Even the most brilliant propaganda technique will yield nosuccess, unless one principle is borne in mind: the messagemust confine itself to a few points and repeat them over andover,” said former Nazi propaganda minister, JosephGoebbels.
Goebbels may have committed suicide on May 1, 1945, but hisgolden rule of “simplicity and repetition” is still thebackbone of any effective mass communication campaign,regardless of whether or not the slogans are true. AsGoebbels said: “A message repeated a thousand times becomesthe truth.”
So too was the case with Iraq. Time and again we were toldthat the war was needed to protect our freedom and security.Saddam had nukes, was in contact with Al Qaeda andthreatened the stability of the world. Today, we know thatSaddam did not have weapons of mass destruction, was notconnected to Al Qaeda and that the intelligence on whichconclusions were based was, at best, jaded. When the warstarted in March 2003, however, one poll showed that 66% ofAmericans thought Saddam was behind 9/11, while 79% thoughthe was close to having nukes. How did they do it?
According to Laura Miller at PR-Watch Quarterly, thetechniques used to sell the Iraq war were classic PRstrategies. “The message is developed to resonate withtargeted audiences through the use of focus groups and othertypes of market research and media monitoring. The deliveryof the message is tightly controlled. Relevant informationflows to the media and the public through a limited numberof well-trained messengers, including seemingly independentthird parties (read: think tanks).”
The campaign to sell the war in Iraq started in 2002, withthe establishment of the Office for Global Communication(OGC) as part of the White House. According to White HouseCommunications Director, Dan Bertlett, its aim was to createthe American foreign policy message, “so no one, not evenDick Cheney, can freelance on Iraq.” The Times of Londonreported that the OGC had a $200 million budget to unleash“a PR-blitz against Saddam.”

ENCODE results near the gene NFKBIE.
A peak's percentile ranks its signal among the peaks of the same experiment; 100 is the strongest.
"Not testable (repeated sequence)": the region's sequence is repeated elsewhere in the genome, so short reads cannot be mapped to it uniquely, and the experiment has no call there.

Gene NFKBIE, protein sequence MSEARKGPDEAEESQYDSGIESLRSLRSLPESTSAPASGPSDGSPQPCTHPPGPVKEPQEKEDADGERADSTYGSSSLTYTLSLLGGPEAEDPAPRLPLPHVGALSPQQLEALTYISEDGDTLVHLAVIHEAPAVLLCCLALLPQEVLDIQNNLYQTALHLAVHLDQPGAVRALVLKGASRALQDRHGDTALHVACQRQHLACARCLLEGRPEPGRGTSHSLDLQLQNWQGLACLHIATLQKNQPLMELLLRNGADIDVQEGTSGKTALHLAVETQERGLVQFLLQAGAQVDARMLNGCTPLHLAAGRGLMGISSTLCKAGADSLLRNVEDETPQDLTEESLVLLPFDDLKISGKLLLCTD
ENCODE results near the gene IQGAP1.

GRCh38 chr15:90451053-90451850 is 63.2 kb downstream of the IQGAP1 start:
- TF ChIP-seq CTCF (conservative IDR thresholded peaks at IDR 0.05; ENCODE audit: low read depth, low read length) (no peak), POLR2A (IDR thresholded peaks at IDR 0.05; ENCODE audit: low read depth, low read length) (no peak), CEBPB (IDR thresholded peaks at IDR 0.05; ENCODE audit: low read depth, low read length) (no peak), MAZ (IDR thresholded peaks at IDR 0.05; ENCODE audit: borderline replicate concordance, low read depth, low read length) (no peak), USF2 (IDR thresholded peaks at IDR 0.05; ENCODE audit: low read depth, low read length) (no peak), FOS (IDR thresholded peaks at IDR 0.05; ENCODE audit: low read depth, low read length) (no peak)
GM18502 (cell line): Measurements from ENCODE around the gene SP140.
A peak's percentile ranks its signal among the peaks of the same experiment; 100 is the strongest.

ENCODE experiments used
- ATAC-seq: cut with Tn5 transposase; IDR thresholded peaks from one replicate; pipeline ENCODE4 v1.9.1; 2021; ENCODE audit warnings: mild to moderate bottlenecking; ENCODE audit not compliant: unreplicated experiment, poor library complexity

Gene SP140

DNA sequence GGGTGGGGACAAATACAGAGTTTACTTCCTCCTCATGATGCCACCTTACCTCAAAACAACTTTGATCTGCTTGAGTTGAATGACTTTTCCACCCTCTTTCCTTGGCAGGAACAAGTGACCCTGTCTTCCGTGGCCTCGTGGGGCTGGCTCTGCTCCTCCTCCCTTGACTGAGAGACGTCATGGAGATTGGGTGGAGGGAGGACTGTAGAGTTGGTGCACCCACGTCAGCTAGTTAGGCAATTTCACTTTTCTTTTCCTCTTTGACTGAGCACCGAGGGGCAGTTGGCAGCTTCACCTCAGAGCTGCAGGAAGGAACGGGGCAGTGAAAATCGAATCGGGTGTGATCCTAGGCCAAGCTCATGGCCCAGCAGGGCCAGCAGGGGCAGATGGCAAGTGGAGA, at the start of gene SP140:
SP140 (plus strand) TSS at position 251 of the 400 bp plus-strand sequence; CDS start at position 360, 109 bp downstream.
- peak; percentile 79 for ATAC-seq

The message peddled by government officials and spokesmenwas one of freedom and fear. Of course, the decision to goto war was taken as early as 9/11 (even earlier think many).At that point, however, the administration had other thingson its mind: Al Qaeda, Afghanistan and the question: “why dothey hate us so much?” To Washington, it was clear from thestart that the latter was an image problem: peoplemisunderstood America’s freedom, and its overwhelmingsupport for Israel had nothing to do with it.
To deal with this, shortly after 9/11, Secretary of StateColin Powell appointed Charlotte Beers as Undersecretary forPublic Diplomacy. Her task, according to Powell, was the“branding of US foreign policy.” Known as the “Queen ofMadison Avenue,” Beers made her name with campaigns for Head& Shoulders and Uncle Ben’s rice before heading two ofAmerica’s biggest ad agencies.
Having defined America as “an elegant brand,” she receivedan estimated $500 million as her budget and set out toproduce brochures, booklets and commercials emphasizingfreedom in America, which included a TV campaign “MuslimLife in America,” which (falsely) claimed nothing hadchanged for Muslims after 9/11, and a glossy poster campaignentitled “Mosques of America.”
Most of her budget, however, went to polls and surveys,which by December 2002 showed that her campaign had failedmiserably. All over the Muslim world, the US had gone downin popularity. Beers blamed the Arab media, which she founddifficult to penetrate. “We only have one choice in theMiddle East,” she said. “We have to buy the media.” Sheresigned shortly before the Iraq war for “health reasons.”
Donald Rumsfeld had his own PR star: Victoria Clarke. Shetoo headed several ad agencies and wrote the book Lipstickon a Pig: Winning in the No-Spin Era by Someone Who Knowsthe Game.
According to John Stauber and Sheldon Rampton, authors ofthe book Weapons of Mass Deception, it was Clarke whoemphasized that, for the American public to buy the war inIraq, it was essential to stress a link with rogue nationstates as sponsors of terrorism. The shift from Al Qaeda tonation states was first made in Bush’s State of the Unionspeech on January 29, 2002, when he defined North Korea,Iran and Iraq as “an axis of evil, arming to threaten thepeace of the world.”
In a later stage of the war, and a further attempt tocontrol the message, Clarke masterminded the phenomenon ofembedded journalism and established “Batallion Camera,” anarmy unit of 800 photographers and cameramen, which providedthe world with (positive) imagery, but eventually causedClarke’s downfall when it staged the “heroic” rescue ofPrivate Jessica Lynch.
Finally, even the Pentagon itself worked with a PR firm, theshadowy Rendon Group, widely believed to be the brain behindthe Iraqi National Congress of Ahmad Chalabi. According tothe Chicago Tribune, since 2001, the Pentagon awarded thecompany at least $56 million in contracts.
It appears “wagging the dog” is now policy.